So I dreamt I was in a cooking competition, where I was helping out my cousin Anjing. In my dream, I accidentally threw out the risotto, and couldn't figure out how to brew a simple pot of coffee. Hm, what could this mean?!?!

I'm still here

I think I might have some form of blogger's block. You guys have anything interesting to talk about?

Where the bugs are

I've only skimmed the original paper, but this article is intriguing--"...in their study, the top 20 per cent of the largest programs contained over 60 per cent of the bugs."

I've felt like longer functions are more bug-prone per line of code than shorter ones, and this study seems to confirm that intuition.

Condo hunting

Went to look at condos today. There are some pretty nice places out there. But given my current financial state, anything I buy would make my budget extremely tight.

Condo search

On the one hand, it's a bit of a "waste" to spend all that money on rent when I can use it to pay toward my own place. On the other hand, is it really a smart idea to deplete my savings given the current economic climate? Maybe I can ask Suze if I can afford it!

Data visualization example

It is difficult for us people to visualize large numbers. And I still have problems with intuitively projecting "exponential growth" even if I deal with it every day.

Weekends pass by so quickly

And I always find I haven't done half of what I wanted to do. Even when I just wanted to do nothing.

The travails of shoe shopping

I have small wide feet, and they're hard to find shoes for. So the annual shopping for a pair of "leather shoes" and a pair of "rubber shoes" went the usual way--frustrating. Shoes that I liked didn't fit, and shoes that fit were horrible. So finally decided to see if online shopping might be better. I ordered two pairs of shoes from endless.com. One pair looked really good, but were so narrow that I had to return them.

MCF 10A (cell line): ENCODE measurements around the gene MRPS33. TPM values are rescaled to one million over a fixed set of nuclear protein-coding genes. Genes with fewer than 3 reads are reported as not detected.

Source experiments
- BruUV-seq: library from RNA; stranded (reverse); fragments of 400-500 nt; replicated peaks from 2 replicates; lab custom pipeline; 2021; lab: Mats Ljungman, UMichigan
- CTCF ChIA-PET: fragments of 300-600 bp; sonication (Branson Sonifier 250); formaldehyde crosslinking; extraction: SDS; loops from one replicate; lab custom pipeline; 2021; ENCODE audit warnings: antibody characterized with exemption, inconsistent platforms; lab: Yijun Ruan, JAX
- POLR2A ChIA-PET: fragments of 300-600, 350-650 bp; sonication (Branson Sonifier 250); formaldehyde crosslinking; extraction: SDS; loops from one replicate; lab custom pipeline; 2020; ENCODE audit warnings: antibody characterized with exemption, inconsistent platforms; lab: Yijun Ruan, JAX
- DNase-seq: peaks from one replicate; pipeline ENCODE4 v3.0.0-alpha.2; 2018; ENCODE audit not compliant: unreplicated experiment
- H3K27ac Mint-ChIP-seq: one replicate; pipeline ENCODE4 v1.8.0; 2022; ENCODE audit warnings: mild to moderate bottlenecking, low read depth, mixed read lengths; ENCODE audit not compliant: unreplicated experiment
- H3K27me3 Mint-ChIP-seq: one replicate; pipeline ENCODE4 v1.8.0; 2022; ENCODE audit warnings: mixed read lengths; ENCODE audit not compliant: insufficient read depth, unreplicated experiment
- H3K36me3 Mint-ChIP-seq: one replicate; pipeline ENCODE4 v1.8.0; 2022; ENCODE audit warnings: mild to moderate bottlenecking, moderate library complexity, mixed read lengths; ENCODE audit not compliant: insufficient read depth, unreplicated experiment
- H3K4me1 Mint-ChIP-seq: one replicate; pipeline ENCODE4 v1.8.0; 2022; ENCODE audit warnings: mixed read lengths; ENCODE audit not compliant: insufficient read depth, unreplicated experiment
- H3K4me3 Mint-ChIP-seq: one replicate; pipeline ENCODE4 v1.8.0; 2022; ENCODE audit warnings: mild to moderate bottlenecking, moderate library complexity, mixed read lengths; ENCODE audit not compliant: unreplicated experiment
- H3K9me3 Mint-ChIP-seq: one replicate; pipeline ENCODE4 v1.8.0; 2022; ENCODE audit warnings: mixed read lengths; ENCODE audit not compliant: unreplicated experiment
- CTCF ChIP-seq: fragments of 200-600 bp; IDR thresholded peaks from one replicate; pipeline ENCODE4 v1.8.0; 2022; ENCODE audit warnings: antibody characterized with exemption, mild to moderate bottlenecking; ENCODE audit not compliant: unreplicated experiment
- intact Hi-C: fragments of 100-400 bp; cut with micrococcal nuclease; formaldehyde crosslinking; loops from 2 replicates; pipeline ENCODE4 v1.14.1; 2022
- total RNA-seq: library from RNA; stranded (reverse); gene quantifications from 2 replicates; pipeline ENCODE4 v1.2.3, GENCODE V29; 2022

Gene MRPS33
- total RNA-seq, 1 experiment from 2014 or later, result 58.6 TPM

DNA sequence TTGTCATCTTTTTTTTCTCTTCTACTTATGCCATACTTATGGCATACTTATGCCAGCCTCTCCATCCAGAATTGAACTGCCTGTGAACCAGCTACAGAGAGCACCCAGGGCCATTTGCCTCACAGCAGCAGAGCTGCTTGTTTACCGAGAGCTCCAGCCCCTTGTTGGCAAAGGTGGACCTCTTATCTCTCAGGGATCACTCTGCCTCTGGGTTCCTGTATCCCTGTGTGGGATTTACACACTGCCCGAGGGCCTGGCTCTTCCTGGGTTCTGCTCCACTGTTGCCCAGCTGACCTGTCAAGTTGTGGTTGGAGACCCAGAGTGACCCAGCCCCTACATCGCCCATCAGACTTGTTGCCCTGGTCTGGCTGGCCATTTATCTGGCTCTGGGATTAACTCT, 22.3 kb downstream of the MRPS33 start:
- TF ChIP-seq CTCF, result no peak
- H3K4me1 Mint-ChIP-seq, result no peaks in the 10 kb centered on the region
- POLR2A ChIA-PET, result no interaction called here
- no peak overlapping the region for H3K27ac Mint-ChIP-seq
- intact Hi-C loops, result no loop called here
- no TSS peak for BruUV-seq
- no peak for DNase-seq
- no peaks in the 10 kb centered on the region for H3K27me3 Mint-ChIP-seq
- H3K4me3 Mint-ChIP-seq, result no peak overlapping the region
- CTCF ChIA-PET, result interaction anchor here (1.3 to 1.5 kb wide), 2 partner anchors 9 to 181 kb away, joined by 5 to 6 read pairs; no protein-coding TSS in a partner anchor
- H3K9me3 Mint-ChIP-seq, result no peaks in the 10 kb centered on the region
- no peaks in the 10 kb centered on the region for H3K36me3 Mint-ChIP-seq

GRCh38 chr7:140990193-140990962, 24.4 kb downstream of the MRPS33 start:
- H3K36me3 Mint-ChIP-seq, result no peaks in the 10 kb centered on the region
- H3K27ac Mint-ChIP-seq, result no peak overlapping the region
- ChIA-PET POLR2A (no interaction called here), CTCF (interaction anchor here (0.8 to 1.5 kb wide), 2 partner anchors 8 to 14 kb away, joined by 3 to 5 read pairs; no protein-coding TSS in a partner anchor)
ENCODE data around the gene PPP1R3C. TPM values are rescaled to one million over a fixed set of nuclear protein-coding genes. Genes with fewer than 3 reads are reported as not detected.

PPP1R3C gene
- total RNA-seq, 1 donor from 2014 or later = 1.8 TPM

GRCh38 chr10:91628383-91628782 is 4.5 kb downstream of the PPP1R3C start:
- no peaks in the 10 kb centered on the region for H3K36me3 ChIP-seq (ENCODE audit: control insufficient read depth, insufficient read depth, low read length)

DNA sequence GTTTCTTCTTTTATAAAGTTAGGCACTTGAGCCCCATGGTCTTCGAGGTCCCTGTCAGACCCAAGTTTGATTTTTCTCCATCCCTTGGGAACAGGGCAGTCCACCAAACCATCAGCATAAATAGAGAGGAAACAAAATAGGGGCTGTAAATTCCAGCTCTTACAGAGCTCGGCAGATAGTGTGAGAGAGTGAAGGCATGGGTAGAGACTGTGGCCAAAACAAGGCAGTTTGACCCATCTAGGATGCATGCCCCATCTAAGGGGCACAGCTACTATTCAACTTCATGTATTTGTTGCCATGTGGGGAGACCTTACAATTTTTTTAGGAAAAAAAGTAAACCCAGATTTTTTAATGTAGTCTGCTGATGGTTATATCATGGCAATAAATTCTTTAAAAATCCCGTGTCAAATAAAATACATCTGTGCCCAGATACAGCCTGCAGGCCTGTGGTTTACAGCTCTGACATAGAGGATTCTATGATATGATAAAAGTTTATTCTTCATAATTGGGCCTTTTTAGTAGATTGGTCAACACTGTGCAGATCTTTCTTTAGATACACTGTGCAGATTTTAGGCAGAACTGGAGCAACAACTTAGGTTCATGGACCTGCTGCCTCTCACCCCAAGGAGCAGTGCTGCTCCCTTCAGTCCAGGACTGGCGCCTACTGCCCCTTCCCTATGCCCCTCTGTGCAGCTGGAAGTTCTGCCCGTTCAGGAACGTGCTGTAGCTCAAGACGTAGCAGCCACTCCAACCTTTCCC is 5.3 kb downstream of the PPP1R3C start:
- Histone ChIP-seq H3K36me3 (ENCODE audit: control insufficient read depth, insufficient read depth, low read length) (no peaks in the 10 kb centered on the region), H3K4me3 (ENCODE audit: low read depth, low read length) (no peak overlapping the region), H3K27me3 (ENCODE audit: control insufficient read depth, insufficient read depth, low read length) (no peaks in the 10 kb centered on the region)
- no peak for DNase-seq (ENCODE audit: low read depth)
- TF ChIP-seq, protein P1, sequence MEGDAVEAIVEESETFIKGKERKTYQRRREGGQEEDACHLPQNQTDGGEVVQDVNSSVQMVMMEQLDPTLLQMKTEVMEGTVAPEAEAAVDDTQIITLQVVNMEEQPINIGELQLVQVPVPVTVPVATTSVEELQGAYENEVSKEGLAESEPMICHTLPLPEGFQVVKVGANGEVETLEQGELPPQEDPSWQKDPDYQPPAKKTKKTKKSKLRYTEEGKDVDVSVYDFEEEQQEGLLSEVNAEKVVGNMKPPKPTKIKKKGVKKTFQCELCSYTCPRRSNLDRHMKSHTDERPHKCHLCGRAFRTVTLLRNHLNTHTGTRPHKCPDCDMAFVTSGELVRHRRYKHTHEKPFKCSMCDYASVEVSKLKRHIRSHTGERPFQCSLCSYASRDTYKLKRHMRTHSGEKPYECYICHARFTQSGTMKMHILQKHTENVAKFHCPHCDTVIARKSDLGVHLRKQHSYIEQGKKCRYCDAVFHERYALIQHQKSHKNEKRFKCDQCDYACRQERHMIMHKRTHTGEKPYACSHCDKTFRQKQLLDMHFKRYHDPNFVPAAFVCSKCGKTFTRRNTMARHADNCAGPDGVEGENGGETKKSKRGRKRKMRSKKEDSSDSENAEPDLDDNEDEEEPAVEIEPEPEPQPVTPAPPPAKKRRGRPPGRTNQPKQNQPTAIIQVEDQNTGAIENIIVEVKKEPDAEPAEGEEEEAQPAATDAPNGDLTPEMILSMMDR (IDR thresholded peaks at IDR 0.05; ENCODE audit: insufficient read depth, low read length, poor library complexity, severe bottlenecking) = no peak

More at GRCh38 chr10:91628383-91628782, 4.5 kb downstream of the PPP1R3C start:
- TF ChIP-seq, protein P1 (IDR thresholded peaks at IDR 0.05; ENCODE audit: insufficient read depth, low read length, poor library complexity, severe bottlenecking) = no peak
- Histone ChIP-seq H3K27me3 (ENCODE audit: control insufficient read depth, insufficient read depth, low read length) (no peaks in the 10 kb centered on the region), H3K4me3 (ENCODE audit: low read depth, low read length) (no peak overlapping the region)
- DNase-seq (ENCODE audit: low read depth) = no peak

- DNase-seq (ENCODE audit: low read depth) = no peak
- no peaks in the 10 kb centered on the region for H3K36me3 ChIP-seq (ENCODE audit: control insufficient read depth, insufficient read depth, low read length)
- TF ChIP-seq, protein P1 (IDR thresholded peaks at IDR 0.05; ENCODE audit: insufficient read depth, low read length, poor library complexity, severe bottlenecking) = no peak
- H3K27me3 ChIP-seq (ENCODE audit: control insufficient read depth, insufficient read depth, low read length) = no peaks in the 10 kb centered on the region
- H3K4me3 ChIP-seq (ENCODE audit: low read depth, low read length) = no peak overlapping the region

Thankfully, the other one, a pair of Teva hiking shoes actually fit. So now I feel ready to climb Mount St. Helens.

Shoe shopping online verdict: still frustrating, but possible.

In Remembrance

It was some of the saddest times of my years at Tech. But I was never prouder of the Hokie nation.


800px-2007_Virginia_Tech_massacre_candlelight_vigil_4, originally uploaded by shizhao.

Clouds over Vancouver

What would have been a perfectly nice, if cloudy weekend was marred by someone breaking into my car and stealing my GPS, ipod cables, and a sweater(!). When Anjing said we had to call the Royal Canadian Mounted Police, I was imagining some guy on horseback galloping into the garage... but alas we just had to give the details of the theft through the phone.

Oh Canada!

Other than having to have my window repaired, it was a fun weekend; we went to Granville Island, and then went to Richmond to take a peek at the Olympic oval. On Sunday went to Easter Mass at a church with so many Filipinos, it was like having mass at home. Vancouver definitely has a lot more Asian feel to it than Seattle. We had Dimsum--it was good, about as good as you'd get in Hong Kong, I'd say (which is pretty dang good).

I'm looking forward to visiting again, hopefully then it won't be so stressful with the car and all. This is the second time someone broke into my car in two years! I feel so violated.

Coming back to Seattle, I had to navigate the old fashioned way--with directions printed out from Google maps, and looking at the signs.

In Vancouver

"What's your status in the US?" The Canadian immigration officer said. It took me a second to realize she wasn't talking about my Facebook status. Anyway, I'm here in Vancouver to visit cousin Anjing for Easter weekend. It's a 2.5 hour drive or so from Seattle to Vancouver. It was an uneventful drive (I love my car!).

Pretty excited finally get to travel here...

Back

I'm back home, it was a good trip. Here's me presenting at the conference. Pooja insisted on taking the picture :P.

Presenting at ICST

There is some deep thinking going on in software testing research, glad I was able to go.

Going to Denver

Headed to Denver tomorrow, where I'm going to present a paper for ICST, the International Conference on Software Testing. The paper (An Automated Black Box Testing Tool for a Parallel Programming Library), written by me, fellow tester Pooja and our manager Shaun, is about testing PLINQ using an automated test case generation tool called SLUG. One thing I'm grateful for in my work at Microsoft is that I've been able to apply a few things from my previous life as a researcher that has proven pretty effective in practice.